In the dying hours of the year 2010, I was reflecting and thinking to myself that inception of the iHub had been the greatest thing that had happened to Kenya\’s tech scene that year. I really wanted to blog my thoughts then but I realized I needed to avoid looking to oversell my hurriedly done late application for green membership. The thought passed by and in March I was happy to participate in iHub\’s first anniversary. Meeting the bigger iHub community was awesome although I had a rude culture shock of members murmuring away as ICT board\’s Paul Kukubo gave his speech. With me coming from a government background – it felt awkward. A parastatal CEO like Paul was meant to be revered and accorded maximum attention in public service circles – the murmurs felt radically different. Culture shock and assimilation aside, I look forward to a ground breaking year 2011 for the iHub community in terms of innovation and entrepreneurship.

Mobile Monday with Moses Kemibaro of Dealfish – 21st March
This event was a must attend for me – not because of any duty call but because @MosesKemibaro is one of the most respectable bloggers in Nairobi\’s tech scene for me. I needed to find out what he had been up to after rumor had it that he was no longer actively involved with his DotSavvy company.  Moses is Regional Manager for Dealfish. His presentation helped to demistify Dealfish – currently a constant fixture in Nairobis outdoor bill boards and online google ad-words for the Kenya context. With tweets like this :- \”RT @ Dealfish are not sure how to monetize their service yet – they are not worried about this either \”, the message was loud and clear that Moses\’ new venture had deep pockets behind it. Moses fell short of being forthright on the issue of when Dealfish would start making money. His update later that Dealfish would turn on its money making machine at its own chosen time was quite telling on how serious the South African firm was about the Kenyan online market place.

During this Mobile monday it was also enlightening to know of m-order, an upcoming service from Hilda Moraa and her troop who were students at the Strathmore university. Nairobi\’s chapter of Mobile Monday has some good pictures of the event in their website here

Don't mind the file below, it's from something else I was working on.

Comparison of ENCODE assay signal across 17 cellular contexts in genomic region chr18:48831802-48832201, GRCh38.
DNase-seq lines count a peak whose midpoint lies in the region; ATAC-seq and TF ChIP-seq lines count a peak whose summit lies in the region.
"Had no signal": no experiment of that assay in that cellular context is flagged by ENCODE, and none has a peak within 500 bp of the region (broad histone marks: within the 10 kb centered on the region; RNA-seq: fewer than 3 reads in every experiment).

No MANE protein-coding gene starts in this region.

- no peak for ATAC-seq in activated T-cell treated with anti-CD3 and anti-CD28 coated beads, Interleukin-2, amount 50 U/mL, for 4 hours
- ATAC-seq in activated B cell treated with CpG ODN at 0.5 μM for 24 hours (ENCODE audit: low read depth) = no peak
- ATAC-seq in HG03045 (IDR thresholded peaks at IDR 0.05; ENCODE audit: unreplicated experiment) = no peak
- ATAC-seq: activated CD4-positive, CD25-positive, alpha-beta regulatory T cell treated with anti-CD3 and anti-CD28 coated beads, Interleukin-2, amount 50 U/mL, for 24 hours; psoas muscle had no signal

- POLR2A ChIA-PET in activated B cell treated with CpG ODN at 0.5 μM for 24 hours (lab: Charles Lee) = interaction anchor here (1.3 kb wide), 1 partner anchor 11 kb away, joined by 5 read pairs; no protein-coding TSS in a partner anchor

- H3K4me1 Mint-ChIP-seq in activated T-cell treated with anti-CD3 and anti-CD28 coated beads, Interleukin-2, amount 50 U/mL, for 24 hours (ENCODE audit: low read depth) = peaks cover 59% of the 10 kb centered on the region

Fireside Chat with John Waibochi of Virtual City 24th March
The iHub did it again with its March fireside chat. Then it was John Waibochi, the CEO of Virtual City on the raised floor. Virtual City is the Kenyan company that won 2010\’s Nokia innovation challenge with $1 million prize money. Mr. Waibochi\’s story was intriguing and inspiring as well. With the entrepreneurial tips of \’riding the wave\’  and exiting just before the wave\’s peak, Waibochi did well to motivate budding tech-entrepreneurs. His talk was much of a consolation also for me – to know that my corporate, MBAish background had a place in tech-entrepreneurship. It got me dusting down my  ERP, ISO 9000 and balanced scored card salesmanship cap with some rather unrealistic ambitions for my new career situation. Waibochi also offered tips on important global trends such as android and impact investment which he thought were more important than looking up to real life mentors.

Anticipation for Second Quarter of 2011
There were many developments and events I missed on in the first quarter of 2011. Indeed Nairobi has a thriving tech scene that no one person can keep track of all happenings. Watching the iHub\’s event calendar helps a bit though. In the months of April, May and June 2011, there are some important events I look forward to. One of them is iHub\’s Fireside chat for April which will have Mr. Joe Mucheru of Google Africa on the raised floor on 21st April. I also have much anticipation for this year\’s Pivot25 event that will see 25 mobile applications being showcased at Nairobi\’s Ole Sereni Hotel in June 2011. 

Sticky thoughts on Safaricom’s Direction with Bob Collymore

Two week old context

On the Saturday of December 4th 2010, I fought my way out of bed to make it on time for Mindspeak with Robert (Bob) William Collymore. Bob has been Safaricom’s Chief Executive Officer from October 2010 and many Kenyans were curious to hear ‘anything’ from him at the increasingly popular event.  Mindspeak is an event organized monthly on Saturday mornings by Mr. Aly Khan Satchu  (Chief Executive Officer of The venue for the event is  usually at the Nu Metro cinema, Westgate Mall in Nairobi’s Westlands area. The MindSpeak happened only two months after another insightful event I wrote about on ‘Reflections with Michael Joseph of Safaricom’ at the iHub Nairobi. A number of bloggers including James Murua , Tovuti Sanifu and UjenziBora have chronicled their observations at the MindSpeak event with Bob Collymore. A lot of the attendants were also tweeting the event live and their live feed was captured by afrinnovator using’s nifty tool. Mr. Aly Khan Satchu has also released a set of videos on the event in his Rich TV series. On this event, although over two weeks have passed and much has been documented, I still have a number of sticky thoughts to share. In this post I wish to hopefully enrich our view of Safaricom from my observations at the MindSpeak.